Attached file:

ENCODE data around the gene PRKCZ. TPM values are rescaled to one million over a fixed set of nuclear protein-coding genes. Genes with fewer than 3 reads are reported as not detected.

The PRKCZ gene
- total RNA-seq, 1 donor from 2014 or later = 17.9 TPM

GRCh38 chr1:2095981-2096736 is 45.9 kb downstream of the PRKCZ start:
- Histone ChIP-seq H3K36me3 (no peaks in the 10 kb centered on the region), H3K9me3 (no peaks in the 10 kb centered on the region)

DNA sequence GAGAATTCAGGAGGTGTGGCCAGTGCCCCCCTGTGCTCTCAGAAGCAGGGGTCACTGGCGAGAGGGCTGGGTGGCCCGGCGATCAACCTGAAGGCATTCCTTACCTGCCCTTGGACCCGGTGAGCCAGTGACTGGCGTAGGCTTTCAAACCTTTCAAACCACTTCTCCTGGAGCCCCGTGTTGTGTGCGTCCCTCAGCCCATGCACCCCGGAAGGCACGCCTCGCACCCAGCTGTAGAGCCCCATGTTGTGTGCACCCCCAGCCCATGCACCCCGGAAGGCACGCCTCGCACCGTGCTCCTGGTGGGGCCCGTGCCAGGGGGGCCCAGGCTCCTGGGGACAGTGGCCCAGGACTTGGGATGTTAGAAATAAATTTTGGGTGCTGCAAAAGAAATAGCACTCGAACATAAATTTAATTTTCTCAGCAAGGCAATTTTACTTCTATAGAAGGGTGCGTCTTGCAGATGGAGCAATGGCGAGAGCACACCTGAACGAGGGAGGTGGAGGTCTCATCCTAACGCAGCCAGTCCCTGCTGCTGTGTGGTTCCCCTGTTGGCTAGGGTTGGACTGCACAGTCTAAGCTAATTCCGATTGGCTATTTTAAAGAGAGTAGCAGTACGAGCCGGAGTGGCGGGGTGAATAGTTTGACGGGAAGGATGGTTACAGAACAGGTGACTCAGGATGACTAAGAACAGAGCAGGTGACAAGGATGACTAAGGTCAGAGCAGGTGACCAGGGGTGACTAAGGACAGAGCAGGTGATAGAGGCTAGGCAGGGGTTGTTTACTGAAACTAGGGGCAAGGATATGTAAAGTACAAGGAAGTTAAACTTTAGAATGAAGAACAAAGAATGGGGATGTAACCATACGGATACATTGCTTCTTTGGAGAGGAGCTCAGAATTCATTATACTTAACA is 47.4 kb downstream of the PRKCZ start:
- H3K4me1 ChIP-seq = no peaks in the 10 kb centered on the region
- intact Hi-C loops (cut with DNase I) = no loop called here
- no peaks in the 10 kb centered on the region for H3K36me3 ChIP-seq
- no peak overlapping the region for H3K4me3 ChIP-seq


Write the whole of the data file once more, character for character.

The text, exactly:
ENCODE data around the gene PRKCZ. TPM values are rescaled to one million over a fixed set of nuclear protein-coding genes. Genes with fewer than 3 reads are reported as not detected.

The PRKCZ gene
- total RNA-seq, 1 donor from 2014 or later = 17.9 TPM

GRCh38 chr1:2095981-2096736 is 45.9 kb downstream of the PRKCZ start:
- Histone ChIP-seq H3K36me3 (no peaks in the 10 kb centered on the region), H3K9me3 (no peaks in the 10 kb centered on the region)

DNA sequence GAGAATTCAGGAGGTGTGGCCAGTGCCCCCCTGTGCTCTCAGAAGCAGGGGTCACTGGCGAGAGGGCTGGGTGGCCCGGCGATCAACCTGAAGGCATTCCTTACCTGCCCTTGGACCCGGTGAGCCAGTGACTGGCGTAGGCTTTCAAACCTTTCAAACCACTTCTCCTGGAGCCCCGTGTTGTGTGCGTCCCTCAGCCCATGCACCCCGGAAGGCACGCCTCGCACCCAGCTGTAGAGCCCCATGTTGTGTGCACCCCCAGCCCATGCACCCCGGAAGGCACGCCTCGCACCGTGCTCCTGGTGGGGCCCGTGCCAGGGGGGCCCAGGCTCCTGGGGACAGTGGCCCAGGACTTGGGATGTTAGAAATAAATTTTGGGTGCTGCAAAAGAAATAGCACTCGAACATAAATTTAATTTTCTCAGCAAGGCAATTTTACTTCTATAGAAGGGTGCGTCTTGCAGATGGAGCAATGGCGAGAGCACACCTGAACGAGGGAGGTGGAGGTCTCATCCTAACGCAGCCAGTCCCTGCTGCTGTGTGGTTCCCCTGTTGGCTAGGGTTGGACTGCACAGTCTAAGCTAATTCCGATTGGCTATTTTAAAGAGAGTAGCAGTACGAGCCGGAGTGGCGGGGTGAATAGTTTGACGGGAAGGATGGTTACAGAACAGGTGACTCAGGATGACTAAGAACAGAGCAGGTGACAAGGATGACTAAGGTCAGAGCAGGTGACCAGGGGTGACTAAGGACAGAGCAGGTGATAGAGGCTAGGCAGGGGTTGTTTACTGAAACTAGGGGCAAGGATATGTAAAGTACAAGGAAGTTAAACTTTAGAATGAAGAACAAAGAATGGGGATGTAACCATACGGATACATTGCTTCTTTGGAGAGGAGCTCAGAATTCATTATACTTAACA is 47.4 kb downstream of the PRKCZ start:
- H3K4me1 ChIP-seq = no peaks in the 10 kb centered on the region
- intact Hi-C loops (cut with DNase I) = no loop called here
- no peaks in the 10 kb centered on the region for H3K36me3 ChIP-seq
- no peak overlapping the region for H3K4me3 ChIP-seq